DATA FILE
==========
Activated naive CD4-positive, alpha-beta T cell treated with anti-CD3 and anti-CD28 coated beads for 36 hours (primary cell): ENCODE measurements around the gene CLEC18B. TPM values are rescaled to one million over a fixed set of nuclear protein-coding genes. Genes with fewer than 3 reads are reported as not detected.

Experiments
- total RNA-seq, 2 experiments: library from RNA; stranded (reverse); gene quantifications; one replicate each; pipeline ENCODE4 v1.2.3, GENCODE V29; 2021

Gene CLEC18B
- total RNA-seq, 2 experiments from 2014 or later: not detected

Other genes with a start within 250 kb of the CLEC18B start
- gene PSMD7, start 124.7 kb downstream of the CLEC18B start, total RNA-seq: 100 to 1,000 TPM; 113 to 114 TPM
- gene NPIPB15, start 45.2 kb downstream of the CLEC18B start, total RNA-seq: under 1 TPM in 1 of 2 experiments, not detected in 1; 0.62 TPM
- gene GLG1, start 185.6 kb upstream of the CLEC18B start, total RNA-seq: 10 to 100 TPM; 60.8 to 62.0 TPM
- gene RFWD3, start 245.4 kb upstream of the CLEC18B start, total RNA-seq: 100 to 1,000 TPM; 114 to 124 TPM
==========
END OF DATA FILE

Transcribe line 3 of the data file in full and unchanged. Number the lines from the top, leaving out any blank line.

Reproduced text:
- total RNA-seq, 2 experiments: library from RNA; stranded (reverse); gene quantifications; one replicate each; pipeline ENCODE4 v1.2.3, GENCODE V29; 2021